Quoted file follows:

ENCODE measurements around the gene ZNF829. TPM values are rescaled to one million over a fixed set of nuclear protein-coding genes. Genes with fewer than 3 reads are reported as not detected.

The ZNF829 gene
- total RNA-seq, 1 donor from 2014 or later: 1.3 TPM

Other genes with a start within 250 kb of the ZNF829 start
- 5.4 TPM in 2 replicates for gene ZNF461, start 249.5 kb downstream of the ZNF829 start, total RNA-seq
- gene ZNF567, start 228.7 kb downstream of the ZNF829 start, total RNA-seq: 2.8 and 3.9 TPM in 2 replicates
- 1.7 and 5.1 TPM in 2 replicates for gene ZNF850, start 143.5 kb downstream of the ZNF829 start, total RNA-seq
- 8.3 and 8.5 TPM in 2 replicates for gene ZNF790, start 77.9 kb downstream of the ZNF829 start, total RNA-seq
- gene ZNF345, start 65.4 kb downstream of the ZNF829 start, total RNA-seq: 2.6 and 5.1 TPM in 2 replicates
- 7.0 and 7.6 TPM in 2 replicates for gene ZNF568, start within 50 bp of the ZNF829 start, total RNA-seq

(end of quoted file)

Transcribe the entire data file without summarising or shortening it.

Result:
ENCODE measurements around the gene ZNF829. TPM values are rescaled to one million over a fixed set of nuclear protein-coding genes. Genes with fewer than 3 reads are reported as not detected.

The ZNF829 gene
- total RNA-seq, 1 donor from 2014 or later: 1.3 TPM

Other genes with a start within 250 kb of the ZNF829 start
- 5.4 TPM in 2 replicates for gene ZNF461, start 249.5 kb downstream of the ZNF829 start, total RNA-seq
- gene ZNF567, start 228.7 kb downstream of the ZNF829 start, total RNA-seq: 2.8 and 3.9 TPM in 2 replicates
- 1.7 and 5.1 TPM in 2 replicates for gene ZNF850, start 143.5 kb downstream of the ZNF829 start, total RNA-seq
- 8.3 and 8.5 TPM in 2 replicates for gene ZNF790, start 77.9 kb downstream of the ZNF829 start, total RNA-seq
- gene ZNF345, start 65.4 kb downstream of the ZNF829 start, total RNA-seq: 2.6 and 5.1 TPM in 2 replicates
- 7.0 and 7.6 TPM in 2 replicates for gene ZNF568, start within 50 bp of the ZNF829 start, total RNA-seq